What is total shoulder replacement surgery? When a patient suffers from severe arthritis (i.e. the cartilage lining has completely worn away) excruciatingly painful bone-on-bone arthritis occurs. Motion is restricted and the pain can be tolerated with some medication (such as cortisone and non-steroidal anti-inflammatory medicines), which is administered via localized injections. Surgery is a recommended and often inevitable outcome, even if the medication has a modicum of success. If you experience any of the following symptoms, you may be at risk from severe arthritis and it may be time to address your shoulder problem: basic activities cause pain, motion is limited, shoulder stiffness, joint swelling and tenderness.
So how does total shoulder replacement work? Pain is permanently alleviated with an artificial replacement – in the form of either a metal- or plastic implant. The shoulder is a rotating joint that has many features in common with the hip joint. Thanks to this socket joint, a massive range of motion is allowed within a health joint. Therefore when shoulder surgery is performed, the ball is removed from the top of the humerus and reinstated with a new metal or plastic implant. A half-moon shape is attached to a stem, which is inserted straight down the middle of the arm bone. Then the socket portion is shaved clean, to be replaced with a plastic socket which is permanently affixed into the scapula. The goal of this surgery is to alleviate pain, not to improve general movement. Patients should understand this before undertaking this lengthy and often complicated surgery.
Also understand that you must undergo a pre-operative health-screening exam to ensure that any potential patient is ready for total shoulder replacement surgery. Do not eat or drink anything on the day of the surgery, as surgeons require the system to be clean before attempting any invasive procedure. Your surgery may range from anywhere between two to three hours, which is of course wholly dependent on the amount of preparation and anesthesia required. Surgeons operate through a four to eight inch-long incision, which is generally performed under local anesthesia. Recovery extends the time with a further hour.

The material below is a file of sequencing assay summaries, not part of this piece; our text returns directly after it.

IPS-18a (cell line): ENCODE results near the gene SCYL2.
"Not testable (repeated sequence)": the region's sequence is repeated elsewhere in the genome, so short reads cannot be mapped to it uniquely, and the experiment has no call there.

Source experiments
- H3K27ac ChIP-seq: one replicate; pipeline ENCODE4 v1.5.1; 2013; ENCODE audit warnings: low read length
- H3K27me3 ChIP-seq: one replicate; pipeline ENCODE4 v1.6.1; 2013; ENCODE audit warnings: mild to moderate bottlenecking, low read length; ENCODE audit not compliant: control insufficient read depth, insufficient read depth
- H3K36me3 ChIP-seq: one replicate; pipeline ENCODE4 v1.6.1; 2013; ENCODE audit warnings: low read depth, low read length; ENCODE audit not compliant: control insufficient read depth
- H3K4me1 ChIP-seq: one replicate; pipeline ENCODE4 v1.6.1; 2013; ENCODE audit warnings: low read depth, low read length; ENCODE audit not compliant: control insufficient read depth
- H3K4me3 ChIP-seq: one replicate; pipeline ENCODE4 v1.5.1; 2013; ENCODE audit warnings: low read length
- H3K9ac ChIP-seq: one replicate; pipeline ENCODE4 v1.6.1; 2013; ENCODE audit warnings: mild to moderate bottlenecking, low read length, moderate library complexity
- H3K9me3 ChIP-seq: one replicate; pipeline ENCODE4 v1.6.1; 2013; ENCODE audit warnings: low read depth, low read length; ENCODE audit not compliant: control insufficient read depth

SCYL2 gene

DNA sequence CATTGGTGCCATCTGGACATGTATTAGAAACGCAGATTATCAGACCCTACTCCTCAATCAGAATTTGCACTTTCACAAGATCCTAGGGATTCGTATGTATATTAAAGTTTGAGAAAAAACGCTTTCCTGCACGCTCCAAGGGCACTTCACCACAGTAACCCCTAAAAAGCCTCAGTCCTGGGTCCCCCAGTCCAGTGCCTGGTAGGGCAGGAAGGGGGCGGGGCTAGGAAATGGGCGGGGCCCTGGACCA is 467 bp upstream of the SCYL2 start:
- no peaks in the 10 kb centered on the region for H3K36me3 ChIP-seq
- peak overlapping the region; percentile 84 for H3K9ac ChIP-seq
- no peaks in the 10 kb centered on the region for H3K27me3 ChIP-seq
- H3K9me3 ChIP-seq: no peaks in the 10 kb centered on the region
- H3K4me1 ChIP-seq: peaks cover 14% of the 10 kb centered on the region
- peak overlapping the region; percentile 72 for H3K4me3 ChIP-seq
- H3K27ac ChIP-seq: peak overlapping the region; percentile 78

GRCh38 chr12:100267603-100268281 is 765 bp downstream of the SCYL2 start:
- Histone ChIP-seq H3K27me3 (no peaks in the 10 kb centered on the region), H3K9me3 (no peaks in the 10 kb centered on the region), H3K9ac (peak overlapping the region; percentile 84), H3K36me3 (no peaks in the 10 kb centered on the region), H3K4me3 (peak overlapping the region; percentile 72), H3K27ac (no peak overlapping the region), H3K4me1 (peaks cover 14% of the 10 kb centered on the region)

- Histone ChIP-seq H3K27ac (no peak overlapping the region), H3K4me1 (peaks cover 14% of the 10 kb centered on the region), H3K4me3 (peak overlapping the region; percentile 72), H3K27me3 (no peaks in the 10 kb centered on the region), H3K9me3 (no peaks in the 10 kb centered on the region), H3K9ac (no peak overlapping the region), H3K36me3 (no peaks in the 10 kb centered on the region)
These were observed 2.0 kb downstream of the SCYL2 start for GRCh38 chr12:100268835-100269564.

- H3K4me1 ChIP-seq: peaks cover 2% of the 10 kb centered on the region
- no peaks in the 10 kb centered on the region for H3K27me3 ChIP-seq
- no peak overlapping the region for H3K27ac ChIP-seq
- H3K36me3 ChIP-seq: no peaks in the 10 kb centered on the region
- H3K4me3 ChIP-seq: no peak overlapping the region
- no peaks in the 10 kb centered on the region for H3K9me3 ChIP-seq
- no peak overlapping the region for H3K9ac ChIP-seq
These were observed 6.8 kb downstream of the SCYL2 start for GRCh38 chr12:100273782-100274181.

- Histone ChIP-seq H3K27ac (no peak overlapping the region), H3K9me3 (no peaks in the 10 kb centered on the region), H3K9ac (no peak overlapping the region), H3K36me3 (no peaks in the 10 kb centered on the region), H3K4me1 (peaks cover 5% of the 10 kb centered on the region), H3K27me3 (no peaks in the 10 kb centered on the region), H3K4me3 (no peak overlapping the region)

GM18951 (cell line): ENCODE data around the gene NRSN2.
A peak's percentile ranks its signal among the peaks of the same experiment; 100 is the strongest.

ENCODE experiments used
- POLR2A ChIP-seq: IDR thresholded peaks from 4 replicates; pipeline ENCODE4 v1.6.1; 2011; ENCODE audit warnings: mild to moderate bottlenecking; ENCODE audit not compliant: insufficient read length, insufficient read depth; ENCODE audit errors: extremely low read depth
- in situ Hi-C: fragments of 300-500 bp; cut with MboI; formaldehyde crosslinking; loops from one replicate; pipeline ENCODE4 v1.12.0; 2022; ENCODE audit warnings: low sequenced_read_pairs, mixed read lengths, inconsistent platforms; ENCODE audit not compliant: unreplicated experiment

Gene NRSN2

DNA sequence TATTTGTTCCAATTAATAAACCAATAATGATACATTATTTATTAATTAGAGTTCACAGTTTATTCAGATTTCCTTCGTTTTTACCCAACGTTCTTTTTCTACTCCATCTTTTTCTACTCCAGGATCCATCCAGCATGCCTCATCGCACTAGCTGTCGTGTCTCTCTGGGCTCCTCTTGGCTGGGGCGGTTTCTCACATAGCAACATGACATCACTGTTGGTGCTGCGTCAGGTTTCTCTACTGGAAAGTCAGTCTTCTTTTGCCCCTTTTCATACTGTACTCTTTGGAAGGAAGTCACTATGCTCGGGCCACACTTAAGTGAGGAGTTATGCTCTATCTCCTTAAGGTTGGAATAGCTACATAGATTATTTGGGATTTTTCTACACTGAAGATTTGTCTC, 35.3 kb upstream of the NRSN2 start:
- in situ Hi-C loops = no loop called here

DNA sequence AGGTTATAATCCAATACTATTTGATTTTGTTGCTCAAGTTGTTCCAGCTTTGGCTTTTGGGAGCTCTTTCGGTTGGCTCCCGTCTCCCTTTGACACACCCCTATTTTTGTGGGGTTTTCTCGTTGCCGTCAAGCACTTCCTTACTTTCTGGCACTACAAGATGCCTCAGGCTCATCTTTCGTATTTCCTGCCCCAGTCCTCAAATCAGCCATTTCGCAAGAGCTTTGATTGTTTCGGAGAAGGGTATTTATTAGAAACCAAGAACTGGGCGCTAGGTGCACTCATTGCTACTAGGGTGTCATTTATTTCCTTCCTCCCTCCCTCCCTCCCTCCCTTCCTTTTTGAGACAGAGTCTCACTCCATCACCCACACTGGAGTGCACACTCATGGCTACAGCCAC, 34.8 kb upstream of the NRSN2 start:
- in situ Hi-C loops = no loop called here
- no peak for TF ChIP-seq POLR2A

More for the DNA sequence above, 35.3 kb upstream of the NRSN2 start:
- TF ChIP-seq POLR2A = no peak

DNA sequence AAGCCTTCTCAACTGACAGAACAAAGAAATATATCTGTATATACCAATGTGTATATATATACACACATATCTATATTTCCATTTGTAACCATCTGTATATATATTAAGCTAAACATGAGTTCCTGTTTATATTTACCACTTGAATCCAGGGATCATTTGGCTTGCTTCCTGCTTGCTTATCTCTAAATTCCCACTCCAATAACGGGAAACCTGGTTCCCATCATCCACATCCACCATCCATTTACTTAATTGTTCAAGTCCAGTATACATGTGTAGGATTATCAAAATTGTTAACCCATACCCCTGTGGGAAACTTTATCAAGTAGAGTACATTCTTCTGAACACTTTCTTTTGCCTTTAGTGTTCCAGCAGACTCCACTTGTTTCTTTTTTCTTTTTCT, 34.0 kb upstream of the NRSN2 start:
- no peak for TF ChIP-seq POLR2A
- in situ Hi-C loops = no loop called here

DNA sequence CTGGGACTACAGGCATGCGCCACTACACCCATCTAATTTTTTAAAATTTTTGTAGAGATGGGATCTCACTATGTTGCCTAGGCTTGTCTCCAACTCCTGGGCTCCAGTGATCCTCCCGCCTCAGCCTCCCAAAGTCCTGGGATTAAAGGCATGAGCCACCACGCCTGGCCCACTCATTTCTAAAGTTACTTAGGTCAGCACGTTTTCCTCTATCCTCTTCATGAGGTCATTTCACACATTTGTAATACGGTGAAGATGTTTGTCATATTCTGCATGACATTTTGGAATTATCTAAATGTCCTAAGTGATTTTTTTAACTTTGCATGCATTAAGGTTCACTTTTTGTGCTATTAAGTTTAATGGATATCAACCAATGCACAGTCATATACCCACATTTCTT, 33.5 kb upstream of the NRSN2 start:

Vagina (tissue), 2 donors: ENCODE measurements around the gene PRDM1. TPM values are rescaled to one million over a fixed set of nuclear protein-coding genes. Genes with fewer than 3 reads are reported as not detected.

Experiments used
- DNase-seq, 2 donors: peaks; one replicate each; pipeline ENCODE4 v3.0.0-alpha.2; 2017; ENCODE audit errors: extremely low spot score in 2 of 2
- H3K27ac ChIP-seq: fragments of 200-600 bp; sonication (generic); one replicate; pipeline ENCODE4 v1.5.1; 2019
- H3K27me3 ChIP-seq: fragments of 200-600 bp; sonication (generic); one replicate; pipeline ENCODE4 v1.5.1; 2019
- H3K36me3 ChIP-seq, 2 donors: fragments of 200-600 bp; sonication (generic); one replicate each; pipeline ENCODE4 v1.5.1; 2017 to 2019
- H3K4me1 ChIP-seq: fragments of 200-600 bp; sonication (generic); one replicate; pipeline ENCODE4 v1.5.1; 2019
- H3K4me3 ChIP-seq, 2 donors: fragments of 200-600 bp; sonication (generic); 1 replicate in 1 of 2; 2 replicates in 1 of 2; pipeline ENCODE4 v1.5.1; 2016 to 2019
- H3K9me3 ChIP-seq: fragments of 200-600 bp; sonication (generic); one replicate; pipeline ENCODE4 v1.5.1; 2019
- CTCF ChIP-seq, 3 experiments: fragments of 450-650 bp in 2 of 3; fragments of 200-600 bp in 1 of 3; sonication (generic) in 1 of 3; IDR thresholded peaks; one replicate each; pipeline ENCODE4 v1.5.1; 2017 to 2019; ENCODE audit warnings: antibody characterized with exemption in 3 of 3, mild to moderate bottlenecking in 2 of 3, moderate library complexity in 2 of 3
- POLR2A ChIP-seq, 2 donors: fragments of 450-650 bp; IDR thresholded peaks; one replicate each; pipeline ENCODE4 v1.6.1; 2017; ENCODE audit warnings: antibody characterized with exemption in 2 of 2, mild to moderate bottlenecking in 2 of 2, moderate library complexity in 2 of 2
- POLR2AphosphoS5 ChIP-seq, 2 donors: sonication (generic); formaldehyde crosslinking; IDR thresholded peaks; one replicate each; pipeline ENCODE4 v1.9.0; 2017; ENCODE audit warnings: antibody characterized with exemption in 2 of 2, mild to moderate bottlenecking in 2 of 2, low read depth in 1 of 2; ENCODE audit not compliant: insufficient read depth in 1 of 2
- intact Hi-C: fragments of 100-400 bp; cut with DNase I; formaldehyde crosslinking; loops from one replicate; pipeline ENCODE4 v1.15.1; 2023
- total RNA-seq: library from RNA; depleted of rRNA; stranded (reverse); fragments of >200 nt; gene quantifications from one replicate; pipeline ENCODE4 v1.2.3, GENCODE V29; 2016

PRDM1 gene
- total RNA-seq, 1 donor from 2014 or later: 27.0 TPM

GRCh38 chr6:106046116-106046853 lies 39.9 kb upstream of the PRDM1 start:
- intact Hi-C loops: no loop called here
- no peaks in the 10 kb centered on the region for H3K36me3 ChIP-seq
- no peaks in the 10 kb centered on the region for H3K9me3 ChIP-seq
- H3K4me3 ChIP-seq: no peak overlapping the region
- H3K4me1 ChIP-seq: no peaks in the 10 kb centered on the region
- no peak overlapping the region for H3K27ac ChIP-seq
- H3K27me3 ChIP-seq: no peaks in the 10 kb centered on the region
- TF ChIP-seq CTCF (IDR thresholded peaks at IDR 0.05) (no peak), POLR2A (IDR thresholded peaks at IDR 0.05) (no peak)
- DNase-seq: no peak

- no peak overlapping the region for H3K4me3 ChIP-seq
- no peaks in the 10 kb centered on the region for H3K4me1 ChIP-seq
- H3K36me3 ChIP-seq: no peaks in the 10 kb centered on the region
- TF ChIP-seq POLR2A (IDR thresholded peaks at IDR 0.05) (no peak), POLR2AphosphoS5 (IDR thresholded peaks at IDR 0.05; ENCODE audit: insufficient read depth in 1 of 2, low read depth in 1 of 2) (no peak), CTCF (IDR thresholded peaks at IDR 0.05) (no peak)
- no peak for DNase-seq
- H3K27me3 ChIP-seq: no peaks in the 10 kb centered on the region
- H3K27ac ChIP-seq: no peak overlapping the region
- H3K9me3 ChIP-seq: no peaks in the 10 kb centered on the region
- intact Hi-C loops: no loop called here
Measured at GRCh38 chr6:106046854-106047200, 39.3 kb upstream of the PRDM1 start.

Expect your hospital stay to be between two or three days, depending on the length and difficulty of the surgery. The doctor will send you home with a sling, and patient must of course follow the instructions of the doctor. Many surgeons will attempt to test the motion of your arm immediately following surgery, as it helps to gauge the level of success. It takes a period of three months or more to return to normal activities. The emphasis during this time period is on strengthening the muscle and increasing the active scope of rotational movement.
Some risks are of course associated with the surgery; these are minimal but range from:
• A possible infection around the implant, which is a highly serious complication. In the event of this occurring the entire joint would have to be removed to wipe out the infected area.
• If the surgeon does not balance the soft tissues around the shoulder correctly, the implanted joint may pull out of its socket.
• Damage to the blood vessels or nerve. It must be noted that the shoulder joint is a tightly packed area and any damaged blood vessel can potentially cut off circulation, causing the entire arm to lose function and reach a state of possible gangrene if not immediately addressed. This is a shoulder problem that can be avoided by choosing the best possible surgeon.
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